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How Does David Ortiz Stack Up to Other Veterans That Went to Salary Arbitration Hearings? PDF Print E-mail
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Written by Maury Brown   
Saturday, 11 February 2012 16:06

Ortiz

The waiting game to see whether David Ortiz and the Boston Red Sox will go to arbitration hearing is in its final hours. And while it could be rescheduled, the sides are scheduled to make their cases before a panel of arbitrators on Monday.

As detailed on Thursday, the odds of the sides going to hearing are slim based on the amount of money that could be lost:

[Ortiz is] seeking $16.5 million, which ranks as the fourth highest ever asking figure behind only Ryan Howard (2008 with the Phillies, $18 million as a second-time salary arb player), Derek Jeter (2000 with the Yankees, $18.5 million in his last year of salary arbitration eligibility), Tim Lincecum (this year with the Giants in his 3rd yr of salary arb eligibility, $21.5 million) and Roger Clemens (2004 with the Astros, $22 million as a free agent with 20.142 of MLST).

[....]

The amount the sides stand to lose is also something to consider. The gap between asking and offering is $3.85 million. Not exactly chump change.

Ortiz is sticking to wanting a multi-year deal (which the Red Sox, so far are balking at), and his exceptionally high asking figure work against the slugger. The fact that the Red Sox haven’t been to salary arbitration hearing since 2002 when Ronaldo Arrojo was asking $2.8 million, and the Red Sox were offering $1.9 million. The Sox won that case, and since, have avoided the process. To add, Boston only offered $150,000 more ($16.65 million) than Ortiz made last year. Put the two together (Ortiz seeking such a high amount while the Red Sox offering a lowish figure) and you get the stalemate that as of Saturday, remains.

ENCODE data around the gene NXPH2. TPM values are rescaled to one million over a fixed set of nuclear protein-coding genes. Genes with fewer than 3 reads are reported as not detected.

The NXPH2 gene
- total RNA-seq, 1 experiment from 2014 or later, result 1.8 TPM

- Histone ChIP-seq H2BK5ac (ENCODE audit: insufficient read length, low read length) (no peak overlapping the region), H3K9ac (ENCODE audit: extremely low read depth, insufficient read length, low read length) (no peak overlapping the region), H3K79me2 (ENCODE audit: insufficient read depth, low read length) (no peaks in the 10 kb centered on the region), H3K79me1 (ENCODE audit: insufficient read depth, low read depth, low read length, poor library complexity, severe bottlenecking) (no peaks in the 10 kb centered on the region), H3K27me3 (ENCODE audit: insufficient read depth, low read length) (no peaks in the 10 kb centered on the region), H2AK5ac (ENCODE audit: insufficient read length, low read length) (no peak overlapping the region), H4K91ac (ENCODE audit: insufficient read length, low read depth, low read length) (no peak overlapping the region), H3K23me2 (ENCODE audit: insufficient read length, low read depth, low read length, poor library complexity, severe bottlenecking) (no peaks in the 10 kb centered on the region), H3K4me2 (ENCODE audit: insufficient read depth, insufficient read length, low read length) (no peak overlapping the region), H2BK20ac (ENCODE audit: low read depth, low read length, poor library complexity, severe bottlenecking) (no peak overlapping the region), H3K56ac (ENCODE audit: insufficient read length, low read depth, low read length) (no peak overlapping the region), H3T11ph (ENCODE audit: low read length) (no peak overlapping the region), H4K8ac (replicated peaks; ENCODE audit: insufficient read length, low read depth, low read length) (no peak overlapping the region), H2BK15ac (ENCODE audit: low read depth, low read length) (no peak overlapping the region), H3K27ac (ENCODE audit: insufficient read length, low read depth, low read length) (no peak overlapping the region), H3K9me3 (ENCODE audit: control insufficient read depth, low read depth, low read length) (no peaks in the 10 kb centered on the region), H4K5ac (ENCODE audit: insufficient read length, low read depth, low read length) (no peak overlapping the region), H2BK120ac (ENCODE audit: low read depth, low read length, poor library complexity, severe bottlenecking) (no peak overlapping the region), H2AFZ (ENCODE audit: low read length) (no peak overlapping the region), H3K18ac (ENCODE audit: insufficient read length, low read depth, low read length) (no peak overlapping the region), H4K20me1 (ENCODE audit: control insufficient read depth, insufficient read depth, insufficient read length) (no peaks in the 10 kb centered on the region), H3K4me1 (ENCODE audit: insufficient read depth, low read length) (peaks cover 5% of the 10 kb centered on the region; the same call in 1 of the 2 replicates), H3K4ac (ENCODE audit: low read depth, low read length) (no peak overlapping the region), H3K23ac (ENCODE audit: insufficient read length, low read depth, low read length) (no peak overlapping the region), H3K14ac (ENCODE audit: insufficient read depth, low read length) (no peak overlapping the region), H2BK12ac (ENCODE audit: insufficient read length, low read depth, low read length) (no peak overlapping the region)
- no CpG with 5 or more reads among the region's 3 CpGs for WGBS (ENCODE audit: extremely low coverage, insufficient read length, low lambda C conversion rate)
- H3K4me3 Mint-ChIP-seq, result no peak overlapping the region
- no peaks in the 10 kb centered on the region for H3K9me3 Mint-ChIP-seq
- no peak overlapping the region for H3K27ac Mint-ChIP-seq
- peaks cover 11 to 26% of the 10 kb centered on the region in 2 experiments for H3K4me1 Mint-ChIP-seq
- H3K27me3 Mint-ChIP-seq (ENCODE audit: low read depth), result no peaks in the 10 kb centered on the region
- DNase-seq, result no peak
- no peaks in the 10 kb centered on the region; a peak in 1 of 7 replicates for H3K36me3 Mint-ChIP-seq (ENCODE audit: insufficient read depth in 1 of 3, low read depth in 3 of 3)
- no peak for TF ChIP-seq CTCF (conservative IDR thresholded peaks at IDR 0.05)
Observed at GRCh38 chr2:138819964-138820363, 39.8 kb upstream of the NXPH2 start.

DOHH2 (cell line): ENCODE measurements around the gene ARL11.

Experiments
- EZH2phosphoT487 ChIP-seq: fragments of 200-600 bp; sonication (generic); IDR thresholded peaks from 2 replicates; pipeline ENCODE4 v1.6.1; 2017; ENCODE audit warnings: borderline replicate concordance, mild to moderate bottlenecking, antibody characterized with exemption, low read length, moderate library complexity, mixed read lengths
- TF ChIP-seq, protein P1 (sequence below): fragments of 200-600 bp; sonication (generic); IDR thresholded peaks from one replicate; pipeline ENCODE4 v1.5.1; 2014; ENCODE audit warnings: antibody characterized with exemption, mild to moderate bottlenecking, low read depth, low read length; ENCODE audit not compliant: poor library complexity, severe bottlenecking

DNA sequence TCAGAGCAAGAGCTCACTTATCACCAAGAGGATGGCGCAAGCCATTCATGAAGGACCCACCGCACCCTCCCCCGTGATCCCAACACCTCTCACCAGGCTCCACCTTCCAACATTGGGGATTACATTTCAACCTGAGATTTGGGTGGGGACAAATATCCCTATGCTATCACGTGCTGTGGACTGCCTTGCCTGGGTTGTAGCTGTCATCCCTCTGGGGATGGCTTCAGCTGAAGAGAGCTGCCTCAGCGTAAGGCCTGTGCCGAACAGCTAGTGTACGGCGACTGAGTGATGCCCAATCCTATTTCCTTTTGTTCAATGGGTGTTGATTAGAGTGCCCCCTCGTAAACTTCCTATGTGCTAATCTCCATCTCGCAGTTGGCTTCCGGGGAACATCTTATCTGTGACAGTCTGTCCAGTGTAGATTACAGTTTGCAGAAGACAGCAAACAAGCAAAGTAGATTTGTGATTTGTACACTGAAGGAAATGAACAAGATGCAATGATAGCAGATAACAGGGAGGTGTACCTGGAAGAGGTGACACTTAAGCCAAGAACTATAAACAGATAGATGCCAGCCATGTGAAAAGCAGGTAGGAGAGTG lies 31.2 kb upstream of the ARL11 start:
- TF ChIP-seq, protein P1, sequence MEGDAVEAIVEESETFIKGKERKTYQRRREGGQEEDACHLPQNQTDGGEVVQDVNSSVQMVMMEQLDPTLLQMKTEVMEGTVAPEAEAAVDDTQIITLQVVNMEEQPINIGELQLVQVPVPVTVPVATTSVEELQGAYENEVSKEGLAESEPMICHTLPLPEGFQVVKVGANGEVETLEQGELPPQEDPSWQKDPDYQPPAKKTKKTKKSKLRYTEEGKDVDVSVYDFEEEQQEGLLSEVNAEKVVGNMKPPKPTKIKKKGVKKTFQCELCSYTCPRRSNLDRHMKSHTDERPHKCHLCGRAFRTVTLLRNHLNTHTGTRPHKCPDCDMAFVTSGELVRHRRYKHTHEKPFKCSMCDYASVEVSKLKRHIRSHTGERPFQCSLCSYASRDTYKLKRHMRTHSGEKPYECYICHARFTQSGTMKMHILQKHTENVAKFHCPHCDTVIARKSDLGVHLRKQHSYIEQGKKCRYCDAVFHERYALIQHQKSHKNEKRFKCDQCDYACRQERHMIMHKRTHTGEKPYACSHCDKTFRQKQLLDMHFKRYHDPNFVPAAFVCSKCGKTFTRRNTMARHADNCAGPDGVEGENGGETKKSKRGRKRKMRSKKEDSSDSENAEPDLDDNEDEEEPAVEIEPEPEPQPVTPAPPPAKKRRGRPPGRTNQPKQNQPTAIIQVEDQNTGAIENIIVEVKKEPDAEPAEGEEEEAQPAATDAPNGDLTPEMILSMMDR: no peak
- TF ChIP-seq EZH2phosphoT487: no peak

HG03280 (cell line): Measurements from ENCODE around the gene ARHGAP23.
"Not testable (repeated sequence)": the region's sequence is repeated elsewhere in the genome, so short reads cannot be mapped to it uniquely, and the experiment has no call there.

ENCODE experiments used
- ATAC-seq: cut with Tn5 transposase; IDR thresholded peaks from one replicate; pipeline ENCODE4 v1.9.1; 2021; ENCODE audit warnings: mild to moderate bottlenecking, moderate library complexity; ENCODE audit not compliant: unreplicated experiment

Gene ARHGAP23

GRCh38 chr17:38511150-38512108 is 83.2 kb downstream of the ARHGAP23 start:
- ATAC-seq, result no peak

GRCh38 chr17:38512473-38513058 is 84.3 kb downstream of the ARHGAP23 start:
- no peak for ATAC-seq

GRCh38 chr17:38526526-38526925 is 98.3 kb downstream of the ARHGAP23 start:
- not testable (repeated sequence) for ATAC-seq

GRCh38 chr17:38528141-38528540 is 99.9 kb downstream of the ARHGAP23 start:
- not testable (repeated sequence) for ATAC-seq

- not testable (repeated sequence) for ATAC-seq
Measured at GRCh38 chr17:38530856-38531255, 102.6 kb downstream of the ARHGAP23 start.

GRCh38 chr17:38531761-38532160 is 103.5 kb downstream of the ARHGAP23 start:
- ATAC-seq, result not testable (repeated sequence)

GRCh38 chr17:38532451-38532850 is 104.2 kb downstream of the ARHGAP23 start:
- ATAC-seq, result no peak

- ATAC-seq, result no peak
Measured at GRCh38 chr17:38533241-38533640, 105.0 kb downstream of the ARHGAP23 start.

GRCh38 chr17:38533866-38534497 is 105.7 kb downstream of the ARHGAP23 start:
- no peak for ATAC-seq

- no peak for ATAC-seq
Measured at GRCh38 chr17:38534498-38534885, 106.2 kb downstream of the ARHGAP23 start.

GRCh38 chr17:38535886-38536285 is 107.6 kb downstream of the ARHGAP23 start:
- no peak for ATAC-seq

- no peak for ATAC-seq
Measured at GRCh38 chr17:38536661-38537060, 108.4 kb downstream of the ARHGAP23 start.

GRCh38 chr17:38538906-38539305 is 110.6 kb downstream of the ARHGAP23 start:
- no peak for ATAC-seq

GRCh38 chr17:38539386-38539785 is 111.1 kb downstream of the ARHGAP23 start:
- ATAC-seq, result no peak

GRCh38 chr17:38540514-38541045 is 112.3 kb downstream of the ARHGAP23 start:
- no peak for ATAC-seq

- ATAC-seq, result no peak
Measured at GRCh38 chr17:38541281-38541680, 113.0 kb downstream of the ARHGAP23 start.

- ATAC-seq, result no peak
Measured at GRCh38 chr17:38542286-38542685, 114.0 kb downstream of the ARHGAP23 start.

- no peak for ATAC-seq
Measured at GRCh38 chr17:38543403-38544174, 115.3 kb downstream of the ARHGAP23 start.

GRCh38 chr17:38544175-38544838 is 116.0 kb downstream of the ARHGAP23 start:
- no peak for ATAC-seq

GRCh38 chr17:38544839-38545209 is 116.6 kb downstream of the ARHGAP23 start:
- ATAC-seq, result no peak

But, what about those free agents that were offered salary arbitration and accepted, yet the sides went all the way to hearing? How does the Ortiz case stack up compared to those? The best way to describe it is, “Not even close”. Here are the six veterans since 1990 that have gone to hearing with their clubs:

Yr

Player

MLS

Club

Club Offer

Plyr Offer

Diff

Mid

Dec

Award Amt

2007

Loretta, Mark D.

12.011

HOU

$2,750,000

$4,900,000

$2,150,000

$3,825,000

Club

$2,750,000

2006

Walker, Todd  A.

9.057

CHC

$2,750,000

$3,950,000

$1,200,000

$3,350,000

Player

$3,950,000

1995

Stanton, Mike M.

6.039

ATL

$1,200,000

$1,750,000

$550,000

$1,475,000

Player

$1,750,000

1990

Gantner, Jim E.

13.056

MIL

$1,000,000

$2,000,000

$1,000,000

$1,500,000

Club

$1,000,000

1990

Petry, Dan J.

11.072

DET

$650,000

$1,350,000

$700,000

$1,000,000

Club

$650,000

1990

Thon, Dickie

11.012

PHI

$1,250,000

$1,700,000

$450,000

$1,475,000

Club

$1,250,000

 

As you can see, at $3.95 million, Todd Walker’s win over the Cubs is the highest award. Even taking out inflation and market change since 2006, the amount Ortiz would win would be staggering by comparison. His $16.5 million asking figure is 418 percent higher than Walker’s award.

We’ll say it again… one or the other is likely to bend before a hearing take place. It could be as late as Monday before that happens, but the stakes are so incredibly high, it would be a mistake for the sides to go to hearing.

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Maury BrownMaury Brown is the Founder and President of the Business of Sports Network, which includes The Biz of Baseball, The Biz of Football, The Biz of Basketball and The Biz of Hockey. He writes for Baseball Prospectus and is a contributor to Forbes SportsMoney blog.. He is available as a freelance writer. Brown's full bio is here. He looks forward to your comments via email and can be contacted through the Business of Sports Network (select his name in the dropdown provided).

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